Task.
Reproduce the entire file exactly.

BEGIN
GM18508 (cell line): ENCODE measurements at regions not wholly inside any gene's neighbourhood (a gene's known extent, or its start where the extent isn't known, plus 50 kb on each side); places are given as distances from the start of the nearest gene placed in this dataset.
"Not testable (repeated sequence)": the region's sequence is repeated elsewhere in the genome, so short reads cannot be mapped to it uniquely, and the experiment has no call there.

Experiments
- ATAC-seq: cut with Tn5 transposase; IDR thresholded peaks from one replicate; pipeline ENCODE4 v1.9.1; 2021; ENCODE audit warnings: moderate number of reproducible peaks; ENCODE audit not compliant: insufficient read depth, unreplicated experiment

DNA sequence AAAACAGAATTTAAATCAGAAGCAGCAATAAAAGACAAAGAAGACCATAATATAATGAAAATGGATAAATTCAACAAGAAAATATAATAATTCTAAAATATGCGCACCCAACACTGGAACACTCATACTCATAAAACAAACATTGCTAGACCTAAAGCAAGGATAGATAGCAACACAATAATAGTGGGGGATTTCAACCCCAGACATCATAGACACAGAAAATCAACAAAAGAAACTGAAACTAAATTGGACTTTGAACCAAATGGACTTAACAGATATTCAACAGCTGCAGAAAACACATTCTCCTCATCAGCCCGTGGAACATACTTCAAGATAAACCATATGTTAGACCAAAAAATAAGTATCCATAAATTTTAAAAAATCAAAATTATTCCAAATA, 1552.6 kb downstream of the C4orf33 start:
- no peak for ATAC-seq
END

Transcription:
GM18508 (cell line): ENCODE measurements at regions not wholly inside any gene's neighbourhood (a gene's known extent, or its start where the extent isn't known, plus 50 kb on each side); places are given as distances from the start of the nearest gene placed in this dataset.
"Not testable (repeated sequence)": the region's sequence is repeated elsewhere in the genome, so short reads cannot be mapped to it uniquely, and the experiment has no call there.

Experiments
- ATAC-seq: cut with Tn5 transposase; IDR thresholded peaks from one replicate; pipeline ENCODE4 v1.9.1; 2021; ENCODE audit warnings: moderate number of reproducible peaks; ENCODE audit not compliant: insufficient read depth, unreplicated experiment

DNA sequence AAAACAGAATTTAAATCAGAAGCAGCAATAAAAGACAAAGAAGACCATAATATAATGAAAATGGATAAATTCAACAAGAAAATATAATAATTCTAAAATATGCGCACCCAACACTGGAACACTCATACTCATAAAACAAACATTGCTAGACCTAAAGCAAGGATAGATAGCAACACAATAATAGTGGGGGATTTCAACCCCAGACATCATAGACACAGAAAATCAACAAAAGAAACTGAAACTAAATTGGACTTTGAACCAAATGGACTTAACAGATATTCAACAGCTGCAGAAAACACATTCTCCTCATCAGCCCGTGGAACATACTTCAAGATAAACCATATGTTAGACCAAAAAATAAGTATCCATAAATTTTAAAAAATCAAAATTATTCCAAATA, 1552.6 kb downstream of the C4orf33 start:
- no peak for ATAC-seq